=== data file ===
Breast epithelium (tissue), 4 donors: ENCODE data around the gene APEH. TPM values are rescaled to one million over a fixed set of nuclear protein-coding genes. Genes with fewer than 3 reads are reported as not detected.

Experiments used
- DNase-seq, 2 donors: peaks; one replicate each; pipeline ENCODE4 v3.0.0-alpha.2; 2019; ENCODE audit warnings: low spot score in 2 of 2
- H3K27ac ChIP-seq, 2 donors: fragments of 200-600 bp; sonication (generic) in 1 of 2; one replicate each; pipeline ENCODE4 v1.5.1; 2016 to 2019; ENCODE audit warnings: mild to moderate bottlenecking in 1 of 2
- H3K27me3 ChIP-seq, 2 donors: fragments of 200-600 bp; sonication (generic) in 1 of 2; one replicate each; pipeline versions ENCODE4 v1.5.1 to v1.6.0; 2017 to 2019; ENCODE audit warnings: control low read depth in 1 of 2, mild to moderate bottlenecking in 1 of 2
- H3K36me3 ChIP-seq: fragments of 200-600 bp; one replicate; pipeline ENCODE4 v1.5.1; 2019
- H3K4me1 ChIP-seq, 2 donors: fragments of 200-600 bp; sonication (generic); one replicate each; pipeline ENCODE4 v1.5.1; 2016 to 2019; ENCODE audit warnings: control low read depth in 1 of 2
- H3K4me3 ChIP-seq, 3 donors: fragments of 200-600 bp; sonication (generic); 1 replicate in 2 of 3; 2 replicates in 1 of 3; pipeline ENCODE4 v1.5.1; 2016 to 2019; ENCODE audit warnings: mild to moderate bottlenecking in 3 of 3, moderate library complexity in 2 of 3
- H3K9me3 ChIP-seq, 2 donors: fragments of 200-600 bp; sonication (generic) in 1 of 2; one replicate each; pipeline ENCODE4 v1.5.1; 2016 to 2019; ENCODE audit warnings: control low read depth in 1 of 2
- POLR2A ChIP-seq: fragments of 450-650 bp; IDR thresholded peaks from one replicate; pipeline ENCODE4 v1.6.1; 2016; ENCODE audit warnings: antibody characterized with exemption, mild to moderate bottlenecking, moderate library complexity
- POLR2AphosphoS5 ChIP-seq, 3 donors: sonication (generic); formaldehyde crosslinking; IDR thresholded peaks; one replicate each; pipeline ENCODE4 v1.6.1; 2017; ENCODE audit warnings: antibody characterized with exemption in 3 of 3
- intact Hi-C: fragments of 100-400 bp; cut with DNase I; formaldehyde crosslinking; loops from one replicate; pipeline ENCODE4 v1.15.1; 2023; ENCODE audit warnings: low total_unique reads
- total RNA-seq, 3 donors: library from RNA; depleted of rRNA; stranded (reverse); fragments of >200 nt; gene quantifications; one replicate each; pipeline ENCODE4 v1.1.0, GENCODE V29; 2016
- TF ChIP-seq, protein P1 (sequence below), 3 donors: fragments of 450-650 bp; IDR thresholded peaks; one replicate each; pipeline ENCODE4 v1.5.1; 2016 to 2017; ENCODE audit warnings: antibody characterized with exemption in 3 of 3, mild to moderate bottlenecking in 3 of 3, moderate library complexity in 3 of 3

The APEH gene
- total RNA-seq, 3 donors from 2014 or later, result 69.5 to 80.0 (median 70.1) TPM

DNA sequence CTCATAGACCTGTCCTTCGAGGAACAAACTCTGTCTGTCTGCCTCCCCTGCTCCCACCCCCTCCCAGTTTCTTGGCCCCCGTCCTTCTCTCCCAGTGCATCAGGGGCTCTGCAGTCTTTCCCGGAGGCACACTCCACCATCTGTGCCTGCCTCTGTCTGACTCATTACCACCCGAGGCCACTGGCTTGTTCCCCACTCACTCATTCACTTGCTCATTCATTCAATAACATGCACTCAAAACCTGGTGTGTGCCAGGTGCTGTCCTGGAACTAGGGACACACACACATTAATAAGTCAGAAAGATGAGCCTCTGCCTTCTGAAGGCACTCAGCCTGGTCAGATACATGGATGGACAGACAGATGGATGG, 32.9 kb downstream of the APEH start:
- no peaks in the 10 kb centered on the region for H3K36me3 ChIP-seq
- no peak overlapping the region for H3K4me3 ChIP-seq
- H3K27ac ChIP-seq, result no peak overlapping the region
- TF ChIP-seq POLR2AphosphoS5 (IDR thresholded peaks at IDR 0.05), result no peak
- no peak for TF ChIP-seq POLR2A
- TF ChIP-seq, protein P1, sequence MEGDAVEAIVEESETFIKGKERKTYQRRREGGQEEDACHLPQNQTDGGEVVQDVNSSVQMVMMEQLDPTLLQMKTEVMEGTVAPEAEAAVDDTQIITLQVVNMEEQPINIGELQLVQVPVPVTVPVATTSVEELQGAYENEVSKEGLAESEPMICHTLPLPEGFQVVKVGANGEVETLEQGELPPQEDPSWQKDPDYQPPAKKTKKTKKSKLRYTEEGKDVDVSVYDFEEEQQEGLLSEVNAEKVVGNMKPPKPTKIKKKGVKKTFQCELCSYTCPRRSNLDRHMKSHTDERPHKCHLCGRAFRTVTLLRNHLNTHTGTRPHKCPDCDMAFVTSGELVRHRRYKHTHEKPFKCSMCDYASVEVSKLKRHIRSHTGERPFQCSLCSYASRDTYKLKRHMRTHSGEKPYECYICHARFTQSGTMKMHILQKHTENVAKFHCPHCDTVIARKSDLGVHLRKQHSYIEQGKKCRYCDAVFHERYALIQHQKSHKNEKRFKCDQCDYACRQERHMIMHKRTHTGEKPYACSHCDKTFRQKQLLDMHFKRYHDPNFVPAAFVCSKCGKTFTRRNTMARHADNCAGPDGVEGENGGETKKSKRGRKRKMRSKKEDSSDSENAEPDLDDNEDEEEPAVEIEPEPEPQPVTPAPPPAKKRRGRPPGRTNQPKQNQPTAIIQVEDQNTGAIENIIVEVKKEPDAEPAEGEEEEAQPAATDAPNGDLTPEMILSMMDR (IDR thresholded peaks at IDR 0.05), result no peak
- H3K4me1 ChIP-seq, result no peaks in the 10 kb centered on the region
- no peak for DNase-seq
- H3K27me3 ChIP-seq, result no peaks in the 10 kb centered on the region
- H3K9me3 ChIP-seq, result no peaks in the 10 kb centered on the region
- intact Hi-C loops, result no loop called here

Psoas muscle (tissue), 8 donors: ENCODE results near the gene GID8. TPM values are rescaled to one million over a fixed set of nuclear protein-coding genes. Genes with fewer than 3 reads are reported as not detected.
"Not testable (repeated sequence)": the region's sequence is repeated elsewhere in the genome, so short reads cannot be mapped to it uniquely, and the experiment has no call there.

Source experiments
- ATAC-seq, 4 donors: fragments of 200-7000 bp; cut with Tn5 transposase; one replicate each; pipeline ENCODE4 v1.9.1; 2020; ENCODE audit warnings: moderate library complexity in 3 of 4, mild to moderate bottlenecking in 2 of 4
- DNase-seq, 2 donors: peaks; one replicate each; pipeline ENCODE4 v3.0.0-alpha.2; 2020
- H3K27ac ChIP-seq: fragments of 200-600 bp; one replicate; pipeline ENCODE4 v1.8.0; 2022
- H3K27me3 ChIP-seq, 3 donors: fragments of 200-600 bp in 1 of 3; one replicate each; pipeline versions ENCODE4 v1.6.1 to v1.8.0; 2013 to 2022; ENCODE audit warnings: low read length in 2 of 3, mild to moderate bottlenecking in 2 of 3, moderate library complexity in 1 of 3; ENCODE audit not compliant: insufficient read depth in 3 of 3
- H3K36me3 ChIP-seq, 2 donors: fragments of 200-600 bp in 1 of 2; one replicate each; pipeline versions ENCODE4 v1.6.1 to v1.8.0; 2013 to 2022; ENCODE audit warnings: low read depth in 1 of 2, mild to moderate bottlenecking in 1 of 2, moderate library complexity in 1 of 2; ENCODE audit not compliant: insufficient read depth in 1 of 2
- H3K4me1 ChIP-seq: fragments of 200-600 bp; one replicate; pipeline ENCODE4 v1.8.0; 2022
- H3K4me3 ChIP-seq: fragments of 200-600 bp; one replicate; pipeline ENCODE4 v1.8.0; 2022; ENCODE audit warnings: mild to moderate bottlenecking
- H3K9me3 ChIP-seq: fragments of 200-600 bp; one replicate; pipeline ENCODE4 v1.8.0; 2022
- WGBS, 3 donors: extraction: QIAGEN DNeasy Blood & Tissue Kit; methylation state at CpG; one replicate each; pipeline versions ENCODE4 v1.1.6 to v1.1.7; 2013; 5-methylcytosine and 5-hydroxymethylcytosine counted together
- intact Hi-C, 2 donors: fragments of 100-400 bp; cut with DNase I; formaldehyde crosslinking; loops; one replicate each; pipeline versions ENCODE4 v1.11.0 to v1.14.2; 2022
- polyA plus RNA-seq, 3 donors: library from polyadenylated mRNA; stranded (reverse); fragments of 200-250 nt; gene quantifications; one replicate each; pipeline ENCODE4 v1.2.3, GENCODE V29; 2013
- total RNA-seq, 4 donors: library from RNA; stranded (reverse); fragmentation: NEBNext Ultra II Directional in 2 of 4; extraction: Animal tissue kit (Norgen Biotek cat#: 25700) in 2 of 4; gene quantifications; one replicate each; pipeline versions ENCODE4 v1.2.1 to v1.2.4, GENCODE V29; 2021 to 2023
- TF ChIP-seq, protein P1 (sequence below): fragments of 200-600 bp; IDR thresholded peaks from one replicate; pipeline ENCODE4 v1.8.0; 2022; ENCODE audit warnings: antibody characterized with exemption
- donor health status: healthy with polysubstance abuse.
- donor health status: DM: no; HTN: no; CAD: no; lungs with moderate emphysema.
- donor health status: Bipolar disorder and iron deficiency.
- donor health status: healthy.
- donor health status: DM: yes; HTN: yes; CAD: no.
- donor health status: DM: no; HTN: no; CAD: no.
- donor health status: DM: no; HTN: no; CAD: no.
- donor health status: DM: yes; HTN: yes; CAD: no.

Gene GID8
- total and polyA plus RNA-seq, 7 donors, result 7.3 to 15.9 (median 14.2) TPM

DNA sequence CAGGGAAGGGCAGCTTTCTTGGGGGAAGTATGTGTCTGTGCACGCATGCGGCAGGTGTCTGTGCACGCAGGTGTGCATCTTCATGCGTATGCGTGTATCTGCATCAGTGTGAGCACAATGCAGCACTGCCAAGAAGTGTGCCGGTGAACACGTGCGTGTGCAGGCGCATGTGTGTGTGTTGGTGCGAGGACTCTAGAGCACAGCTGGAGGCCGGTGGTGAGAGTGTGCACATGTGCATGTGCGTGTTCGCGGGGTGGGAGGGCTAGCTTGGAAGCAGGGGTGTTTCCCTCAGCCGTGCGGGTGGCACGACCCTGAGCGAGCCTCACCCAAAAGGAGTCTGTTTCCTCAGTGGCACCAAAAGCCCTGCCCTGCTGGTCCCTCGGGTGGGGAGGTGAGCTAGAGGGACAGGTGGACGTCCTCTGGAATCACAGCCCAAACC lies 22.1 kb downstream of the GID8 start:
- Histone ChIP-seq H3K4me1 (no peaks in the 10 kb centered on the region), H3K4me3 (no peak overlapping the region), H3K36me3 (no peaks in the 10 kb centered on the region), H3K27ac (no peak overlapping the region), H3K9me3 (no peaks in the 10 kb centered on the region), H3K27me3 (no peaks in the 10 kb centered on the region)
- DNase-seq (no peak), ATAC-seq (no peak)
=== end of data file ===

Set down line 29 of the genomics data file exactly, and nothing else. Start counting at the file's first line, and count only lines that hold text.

Psoas muscle (tissue), 8 donors: ENCODE results near the gene GID8. TPM values are rescaled to one million over a fixed set of nuclear protein-coding genes. Genes with fewer than 3 reads are reported as not detected.